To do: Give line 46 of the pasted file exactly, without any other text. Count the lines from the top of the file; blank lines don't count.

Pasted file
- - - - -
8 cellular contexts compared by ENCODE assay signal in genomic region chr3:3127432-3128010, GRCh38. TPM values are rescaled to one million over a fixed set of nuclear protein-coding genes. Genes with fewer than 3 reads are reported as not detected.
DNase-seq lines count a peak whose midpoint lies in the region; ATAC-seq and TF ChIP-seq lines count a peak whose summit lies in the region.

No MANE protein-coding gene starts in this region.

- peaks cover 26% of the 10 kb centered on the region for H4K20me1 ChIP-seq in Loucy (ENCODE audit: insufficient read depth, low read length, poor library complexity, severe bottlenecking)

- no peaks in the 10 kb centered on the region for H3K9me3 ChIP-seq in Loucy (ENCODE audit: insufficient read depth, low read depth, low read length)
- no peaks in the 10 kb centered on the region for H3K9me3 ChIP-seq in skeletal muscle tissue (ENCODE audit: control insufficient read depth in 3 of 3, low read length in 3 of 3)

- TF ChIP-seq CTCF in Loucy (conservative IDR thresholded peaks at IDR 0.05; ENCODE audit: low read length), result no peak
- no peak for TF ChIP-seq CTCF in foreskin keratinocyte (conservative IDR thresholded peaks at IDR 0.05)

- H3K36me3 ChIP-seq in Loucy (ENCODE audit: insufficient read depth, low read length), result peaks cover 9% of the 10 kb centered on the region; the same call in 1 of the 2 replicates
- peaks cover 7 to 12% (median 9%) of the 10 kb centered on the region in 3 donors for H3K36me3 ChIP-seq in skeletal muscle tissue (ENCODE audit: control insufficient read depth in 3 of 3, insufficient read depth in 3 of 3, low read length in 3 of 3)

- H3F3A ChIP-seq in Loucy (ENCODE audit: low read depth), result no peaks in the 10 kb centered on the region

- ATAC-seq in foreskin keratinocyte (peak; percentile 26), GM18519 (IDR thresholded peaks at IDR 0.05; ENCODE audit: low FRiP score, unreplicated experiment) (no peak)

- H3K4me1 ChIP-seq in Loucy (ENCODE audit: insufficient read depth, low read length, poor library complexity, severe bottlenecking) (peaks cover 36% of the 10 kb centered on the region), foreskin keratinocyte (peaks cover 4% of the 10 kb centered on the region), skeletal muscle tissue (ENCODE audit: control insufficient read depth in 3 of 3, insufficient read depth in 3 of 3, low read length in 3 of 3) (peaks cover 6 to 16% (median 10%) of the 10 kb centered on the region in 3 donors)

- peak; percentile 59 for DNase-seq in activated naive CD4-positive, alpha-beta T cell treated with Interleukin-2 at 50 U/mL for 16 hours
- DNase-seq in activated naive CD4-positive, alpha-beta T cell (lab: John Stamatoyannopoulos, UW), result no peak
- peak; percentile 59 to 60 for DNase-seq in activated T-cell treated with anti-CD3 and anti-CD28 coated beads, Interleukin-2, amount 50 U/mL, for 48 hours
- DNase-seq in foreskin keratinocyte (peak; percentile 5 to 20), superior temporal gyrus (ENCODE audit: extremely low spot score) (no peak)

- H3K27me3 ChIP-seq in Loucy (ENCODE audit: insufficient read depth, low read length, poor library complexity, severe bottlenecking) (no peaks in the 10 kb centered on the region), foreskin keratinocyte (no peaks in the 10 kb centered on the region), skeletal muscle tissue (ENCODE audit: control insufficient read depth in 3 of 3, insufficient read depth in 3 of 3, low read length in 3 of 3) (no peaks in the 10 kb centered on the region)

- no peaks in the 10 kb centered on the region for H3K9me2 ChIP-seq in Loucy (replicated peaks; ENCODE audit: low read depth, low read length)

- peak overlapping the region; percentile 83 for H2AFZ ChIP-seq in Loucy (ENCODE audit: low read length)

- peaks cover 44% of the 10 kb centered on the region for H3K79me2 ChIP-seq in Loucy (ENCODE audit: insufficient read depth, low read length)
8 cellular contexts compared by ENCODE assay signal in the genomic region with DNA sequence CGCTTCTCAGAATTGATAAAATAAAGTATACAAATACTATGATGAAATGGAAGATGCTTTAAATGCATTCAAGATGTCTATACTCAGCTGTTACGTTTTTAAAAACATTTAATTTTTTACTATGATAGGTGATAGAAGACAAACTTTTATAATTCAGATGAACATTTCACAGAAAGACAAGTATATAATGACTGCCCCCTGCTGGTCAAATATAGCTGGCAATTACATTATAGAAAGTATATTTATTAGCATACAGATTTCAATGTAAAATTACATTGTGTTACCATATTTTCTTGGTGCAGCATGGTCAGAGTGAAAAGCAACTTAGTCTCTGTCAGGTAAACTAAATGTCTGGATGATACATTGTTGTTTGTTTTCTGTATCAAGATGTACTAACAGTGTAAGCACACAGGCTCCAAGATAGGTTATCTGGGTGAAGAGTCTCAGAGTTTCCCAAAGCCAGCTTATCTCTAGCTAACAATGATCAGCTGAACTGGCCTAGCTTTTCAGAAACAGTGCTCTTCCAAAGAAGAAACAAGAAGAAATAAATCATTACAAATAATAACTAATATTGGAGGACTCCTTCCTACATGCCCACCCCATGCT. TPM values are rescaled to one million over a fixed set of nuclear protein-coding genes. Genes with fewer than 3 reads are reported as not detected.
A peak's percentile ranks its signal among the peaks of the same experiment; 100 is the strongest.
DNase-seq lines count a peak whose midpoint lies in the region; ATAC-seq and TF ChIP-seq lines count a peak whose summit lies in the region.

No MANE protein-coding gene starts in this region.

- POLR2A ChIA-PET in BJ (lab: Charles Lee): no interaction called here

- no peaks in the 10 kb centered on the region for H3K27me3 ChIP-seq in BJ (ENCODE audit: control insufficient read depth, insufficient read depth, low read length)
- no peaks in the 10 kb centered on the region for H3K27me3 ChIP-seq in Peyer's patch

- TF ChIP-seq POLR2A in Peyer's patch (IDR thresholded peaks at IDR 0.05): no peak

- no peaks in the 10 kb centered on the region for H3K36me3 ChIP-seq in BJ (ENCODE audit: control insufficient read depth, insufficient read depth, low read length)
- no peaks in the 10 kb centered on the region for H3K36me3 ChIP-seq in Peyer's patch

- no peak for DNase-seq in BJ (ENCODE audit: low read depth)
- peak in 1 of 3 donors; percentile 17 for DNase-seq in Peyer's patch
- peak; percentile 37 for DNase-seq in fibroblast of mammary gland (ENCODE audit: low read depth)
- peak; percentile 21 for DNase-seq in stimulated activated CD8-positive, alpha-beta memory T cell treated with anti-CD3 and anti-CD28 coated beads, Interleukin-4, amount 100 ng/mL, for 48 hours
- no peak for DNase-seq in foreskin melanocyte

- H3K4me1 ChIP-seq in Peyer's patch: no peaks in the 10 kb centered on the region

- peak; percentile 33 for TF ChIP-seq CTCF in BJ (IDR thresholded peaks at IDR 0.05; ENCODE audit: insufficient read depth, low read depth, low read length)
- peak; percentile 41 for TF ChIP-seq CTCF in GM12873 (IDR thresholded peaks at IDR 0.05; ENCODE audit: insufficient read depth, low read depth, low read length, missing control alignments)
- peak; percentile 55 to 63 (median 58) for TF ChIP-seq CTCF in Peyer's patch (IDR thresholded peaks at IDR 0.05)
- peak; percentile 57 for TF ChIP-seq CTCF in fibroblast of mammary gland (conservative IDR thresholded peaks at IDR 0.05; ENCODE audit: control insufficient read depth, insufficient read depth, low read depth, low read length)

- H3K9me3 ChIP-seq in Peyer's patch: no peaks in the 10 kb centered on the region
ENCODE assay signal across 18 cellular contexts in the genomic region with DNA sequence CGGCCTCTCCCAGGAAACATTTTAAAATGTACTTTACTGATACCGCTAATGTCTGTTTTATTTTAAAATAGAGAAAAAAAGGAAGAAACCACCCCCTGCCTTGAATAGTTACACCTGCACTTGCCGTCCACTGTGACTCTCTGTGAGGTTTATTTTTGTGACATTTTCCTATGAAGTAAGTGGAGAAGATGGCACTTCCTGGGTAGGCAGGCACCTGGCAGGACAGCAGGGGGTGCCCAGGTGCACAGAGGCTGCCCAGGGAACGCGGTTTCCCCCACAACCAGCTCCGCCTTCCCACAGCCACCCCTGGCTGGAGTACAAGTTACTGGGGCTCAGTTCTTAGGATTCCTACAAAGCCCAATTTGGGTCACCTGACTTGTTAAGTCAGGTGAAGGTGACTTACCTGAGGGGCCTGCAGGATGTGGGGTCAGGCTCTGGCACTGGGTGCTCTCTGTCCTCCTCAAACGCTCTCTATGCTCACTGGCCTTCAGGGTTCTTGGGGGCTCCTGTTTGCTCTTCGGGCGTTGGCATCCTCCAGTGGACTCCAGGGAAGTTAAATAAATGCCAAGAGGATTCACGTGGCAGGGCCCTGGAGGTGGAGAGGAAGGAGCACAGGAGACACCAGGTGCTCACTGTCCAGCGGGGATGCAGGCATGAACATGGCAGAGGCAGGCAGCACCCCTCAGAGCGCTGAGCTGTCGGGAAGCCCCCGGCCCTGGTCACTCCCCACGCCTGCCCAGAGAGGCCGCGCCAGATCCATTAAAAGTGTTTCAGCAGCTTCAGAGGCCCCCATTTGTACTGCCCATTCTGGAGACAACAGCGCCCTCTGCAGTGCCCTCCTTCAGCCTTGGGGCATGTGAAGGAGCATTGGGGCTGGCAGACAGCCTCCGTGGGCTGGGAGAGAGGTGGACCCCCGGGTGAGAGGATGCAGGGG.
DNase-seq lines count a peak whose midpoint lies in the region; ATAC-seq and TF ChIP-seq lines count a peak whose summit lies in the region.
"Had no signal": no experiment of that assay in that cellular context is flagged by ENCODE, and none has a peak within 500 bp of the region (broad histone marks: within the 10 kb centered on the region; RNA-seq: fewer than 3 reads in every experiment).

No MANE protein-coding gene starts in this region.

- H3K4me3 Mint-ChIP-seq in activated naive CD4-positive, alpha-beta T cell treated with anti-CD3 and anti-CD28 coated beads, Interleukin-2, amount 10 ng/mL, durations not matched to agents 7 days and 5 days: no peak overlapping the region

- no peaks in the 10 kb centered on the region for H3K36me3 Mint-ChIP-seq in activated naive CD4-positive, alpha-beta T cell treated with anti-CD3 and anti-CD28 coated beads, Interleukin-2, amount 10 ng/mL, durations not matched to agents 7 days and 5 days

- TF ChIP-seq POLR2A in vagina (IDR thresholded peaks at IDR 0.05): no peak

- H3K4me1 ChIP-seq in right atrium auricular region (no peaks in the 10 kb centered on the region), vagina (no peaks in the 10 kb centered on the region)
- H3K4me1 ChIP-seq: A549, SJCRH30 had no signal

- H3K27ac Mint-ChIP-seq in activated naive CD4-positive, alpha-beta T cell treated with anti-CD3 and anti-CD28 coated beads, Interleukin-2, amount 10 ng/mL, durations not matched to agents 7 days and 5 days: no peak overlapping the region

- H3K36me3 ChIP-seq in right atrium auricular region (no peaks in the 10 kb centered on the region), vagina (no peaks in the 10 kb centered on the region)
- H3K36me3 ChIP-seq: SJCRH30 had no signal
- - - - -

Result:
No MANE protein-coding gene starts in this region.